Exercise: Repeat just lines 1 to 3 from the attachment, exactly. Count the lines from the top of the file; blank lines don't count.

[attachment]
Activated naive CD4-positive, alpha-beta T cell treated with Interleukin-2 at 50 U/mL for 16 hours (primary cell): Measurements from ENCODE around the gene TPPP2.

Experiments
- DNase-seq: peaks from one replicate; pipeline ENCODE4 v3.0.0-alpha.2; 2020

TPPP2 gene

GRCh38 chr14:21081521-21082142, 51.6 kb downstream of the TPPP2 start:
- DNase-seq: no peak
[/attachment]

Activated naive CD4-positive, alpha-beta T cell treated with Interleukin-2 at 50 U/mL for 16 hours (primary cell): Measurements from ENCODE around the gene TPPP2.

Experiments
- DNase-seq: peaks from one replicate; pipeline ENCODE4 v3.0.0-alpha.2; 2020